For a long time, I hated this discussion, and I think I have an idea why now. Nobody is talking about the same thing here. It's like the Tower of Babel; we're all speaking different languages. I recently watched a few of these discussions unfold almost simultaneously online. As the discussions progressed, I became aware that everyone, even those who sounded wise and experienced, meant slightly different things when they used the words show and tell.
And here's my conclusion: you don't even need those words to discuss the topic.
Or, if you want me to be more blunt, it's a lot of bullshit.
The first thing I see, is that when writers hear that they need to show more and tell less, what it really means is that they aren't evoking emotion. The reader isn't feeling anything; they're merely being informed about what is going on in the character's heart and mind. This is true whether we're talking about action, thought, summary or dialogue.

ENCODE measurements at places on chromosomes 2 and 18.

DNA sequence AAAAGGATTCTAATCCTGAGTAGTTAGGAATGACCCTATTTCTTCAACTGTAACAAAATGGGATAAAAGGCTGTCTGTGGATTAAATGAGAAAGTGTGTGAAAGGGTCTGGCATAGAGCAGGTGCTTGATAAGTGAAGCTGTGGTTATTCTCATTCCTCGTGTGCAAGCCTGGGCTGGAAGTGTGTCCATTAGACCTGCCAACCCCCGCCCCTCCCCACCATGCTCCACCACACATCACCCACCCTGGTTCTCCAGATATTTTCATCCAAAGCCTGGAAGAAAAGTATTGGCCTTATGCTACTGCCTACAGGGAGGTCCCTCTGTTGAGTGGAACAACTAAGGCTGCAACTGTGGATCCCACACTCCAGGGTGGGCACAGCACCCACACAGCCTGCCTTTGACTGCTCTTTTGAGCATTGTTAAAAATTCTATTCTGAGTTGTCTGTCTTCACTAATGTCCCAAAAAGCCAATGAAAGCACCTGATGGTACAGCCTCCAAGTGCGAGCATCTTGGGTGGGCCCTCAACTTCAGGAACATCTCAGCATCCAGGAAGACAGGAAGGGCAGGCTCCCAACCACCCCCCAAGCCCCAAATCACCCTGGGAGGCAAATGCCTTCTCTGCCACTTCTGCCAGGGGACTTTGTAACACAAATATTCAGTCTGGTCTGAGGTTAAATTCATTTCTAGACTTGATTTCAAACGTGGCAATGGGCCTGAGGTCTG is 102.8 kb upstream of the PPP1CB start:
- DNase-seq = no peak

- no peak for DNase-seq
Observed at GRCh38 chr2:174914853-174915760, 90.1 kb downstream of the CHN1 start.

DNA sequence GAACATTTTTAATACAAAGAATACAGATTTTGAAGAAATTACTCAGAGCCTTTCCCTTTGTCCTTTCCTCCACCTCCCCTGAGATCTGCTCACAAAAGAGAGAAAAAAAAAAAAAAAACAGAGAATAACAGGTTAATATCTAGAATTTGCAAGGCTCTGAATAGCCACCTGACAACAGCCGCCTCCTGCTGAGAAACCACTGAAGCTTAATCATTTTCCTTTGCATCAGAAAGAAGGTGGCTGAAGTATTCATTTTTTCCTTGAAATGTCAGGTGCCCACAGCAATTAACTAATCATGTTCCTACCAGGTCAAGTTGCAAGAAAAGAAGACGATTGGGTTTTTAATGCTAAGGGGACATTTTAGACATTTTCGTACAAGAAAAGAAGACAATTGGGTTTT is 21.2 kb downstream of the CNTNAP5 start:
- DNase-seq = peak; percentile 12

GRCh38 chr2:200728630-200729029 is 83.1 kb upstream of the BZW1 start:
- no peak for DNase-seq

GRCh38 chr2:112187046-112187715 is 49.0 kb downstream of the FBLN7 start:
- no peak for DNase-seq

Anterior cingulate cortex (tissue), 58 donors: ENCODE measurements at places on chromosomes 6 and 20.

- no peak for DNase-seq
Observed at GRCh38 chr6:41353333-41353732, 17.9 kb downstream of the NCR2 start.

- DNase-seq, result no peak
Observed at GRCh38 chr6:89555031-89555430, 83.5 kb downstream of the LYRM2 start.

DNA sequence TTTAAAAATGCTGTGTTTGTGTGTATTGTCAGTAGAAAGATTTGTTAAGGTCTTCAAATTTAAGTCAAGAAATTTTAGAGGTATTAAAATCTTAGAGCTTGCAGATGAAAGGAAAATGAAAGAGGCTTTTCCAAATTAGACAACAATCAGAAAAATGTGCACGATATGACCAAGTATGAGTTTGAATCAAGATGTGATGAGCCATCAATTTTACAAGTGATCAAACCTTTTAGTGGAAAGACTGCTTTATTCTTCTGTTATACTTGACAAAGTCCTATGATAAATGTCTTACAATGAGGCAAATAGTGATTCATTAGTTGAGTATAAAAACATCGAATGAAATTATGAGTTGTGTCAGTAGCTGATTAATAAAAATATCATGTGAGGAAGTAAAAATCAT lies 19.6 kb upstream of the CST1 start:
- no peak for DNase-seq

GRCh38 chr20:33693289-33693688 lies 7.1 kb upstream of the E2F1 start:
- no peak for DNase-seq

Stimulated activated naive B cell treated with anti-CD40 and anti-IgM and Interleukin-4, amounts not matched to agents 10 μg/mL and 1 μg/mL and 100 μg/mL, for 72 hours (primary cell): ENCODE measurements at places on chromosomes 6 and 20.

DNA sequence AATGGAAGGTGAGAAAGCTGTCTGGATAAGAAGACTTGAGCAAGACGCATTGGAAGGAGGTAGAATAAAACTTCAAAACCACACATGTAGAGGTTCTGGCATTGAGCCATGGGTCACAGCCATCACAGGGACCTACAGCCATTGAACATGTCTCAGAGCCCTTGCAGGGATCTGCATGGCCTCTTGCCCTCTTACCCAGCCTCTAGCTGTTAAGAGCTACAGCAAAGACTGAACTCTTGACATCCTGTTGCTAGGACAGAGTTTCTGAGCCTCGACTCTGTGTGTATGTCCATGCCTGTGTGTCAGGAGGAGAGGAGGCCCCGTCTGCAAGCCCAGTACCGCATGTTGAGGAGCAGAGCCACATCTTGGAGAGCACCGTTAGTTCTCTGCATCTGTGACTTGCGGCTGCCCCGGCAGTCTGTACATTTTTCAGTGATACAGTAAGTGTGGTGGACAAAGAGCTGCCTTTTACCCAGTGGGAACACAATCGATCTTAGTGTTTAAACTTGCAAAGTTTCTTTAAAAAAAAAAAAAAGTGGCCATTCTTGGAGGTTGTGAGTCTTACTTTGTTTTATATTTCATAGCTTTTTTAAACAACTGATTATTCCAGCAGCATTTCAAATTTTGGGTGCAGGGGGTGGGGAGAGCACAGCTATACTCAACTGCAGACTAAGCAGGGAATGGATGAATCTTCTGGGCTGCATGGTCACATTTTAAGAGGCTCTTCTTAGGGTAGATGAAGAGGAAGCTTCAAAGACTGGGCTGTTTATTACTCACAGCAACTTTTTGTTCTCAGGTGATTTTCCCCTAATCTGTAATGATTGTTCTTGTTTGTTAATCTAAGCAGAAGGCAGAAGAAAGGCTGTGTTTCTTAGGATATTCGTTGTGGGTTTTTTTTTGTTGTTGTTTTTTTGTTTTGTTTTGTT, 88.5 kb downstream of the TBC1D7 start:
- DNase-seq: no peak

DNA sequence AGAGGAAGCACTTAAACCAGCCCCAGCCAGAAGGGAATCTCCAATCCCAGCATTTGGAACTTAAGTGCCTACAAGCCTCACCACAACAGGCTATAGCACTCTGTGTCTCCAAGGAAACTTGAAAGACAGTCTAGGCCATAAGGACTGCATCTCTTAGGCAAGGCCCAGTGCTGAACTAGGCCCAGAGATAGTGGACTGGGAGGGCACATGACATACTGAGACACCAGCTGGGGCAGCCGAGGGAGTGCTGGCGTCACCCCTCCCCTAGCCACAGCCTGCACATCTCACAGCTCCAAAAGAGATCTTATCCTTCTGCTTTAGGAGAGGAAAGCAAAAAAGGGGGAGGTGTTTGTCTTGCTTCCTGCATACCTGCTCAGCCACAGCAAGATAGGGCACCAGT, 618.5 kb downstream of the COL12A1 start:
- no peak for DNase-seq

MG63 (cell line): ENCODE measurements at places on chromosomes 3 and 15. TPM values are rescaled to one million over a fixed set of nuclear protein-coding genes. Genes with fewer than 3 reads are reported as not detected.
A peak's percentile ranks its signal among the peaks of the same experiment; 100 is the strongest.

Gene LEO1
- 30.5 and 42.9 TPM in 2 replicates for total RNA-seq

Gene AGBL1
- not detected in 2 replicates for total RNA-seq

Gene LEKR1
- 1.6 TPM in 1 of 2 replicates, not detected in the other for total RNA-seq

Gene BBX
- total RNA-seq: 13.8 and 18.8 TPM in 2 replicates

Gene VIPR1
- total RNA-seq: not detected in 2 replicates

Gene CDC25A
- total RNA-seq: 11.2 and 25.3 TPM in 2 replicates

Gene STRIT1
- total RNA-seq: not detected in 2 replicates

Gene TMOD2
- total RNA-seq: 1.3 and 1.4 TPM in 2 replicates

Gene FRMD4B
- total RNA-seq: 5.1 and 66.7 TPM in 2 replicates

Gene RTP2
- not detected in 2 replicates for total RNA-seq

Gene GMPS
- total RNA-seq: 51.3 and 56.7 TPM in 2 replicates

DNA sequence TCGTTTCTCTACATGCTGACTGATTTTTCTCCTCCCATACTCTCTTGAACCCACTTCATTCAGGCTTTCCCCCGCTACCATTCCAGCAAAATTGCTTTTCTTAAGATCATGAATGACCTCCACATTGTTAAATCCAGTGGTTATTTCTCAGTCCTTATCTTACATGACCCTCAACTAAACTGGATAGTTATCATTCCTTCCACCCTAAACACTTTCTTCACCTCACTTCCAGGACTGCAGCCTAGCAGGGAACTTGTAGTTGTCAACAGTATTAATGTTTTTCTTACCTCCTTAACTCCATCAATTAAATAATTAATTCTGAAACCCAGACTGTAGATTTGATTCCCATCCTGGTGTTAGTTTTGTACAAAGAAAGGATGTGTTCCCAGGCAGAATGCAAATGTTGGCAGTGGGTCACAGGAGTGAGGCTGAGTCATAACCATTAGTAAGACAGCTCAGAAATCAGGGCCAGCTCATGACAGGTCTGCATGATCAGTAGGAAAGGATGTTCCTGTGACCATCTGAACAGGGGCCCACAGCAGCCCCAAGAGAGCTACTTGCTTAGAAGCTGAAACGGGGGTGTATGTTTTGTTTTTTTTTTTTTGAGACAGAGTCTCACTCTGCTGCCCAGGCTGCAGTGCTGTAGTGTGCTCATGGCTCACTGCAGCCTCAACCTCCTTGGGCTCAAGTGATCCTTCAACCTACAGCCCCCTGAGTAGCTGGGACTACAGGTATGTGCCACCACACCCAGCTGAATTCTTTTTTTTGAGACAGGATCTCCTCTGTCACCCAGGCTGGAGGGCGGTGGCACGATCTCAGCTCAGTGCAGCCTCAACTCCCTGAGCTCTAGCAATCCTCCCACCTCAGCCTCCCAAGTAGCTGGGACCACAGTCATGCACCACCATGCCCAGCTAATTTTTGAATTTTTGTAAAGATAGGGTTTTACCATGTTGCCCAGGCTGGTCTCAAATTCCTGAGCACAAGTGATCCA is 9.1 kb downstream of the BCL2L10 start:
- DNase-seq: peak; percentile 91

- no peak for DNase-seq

And it doesn't matter if the line is, "Clair looked hurt," or "Clair wept," or "Clair's heart broke" or "Clair buried her face in her pillow and sobbed for hour".
What matters isn't how it is done so much as whether it evokes emotion. Many writers advise getting into the character's head with a deep narrative voice and working through the actual thoughts. I agree that it is often the best way, but not the only way.
The how-it's-done part comes down to four basic modes (though you could expand them if you wanted).
Writer of speculative fiction. Current work in progress is an untitled dark fantasy novella.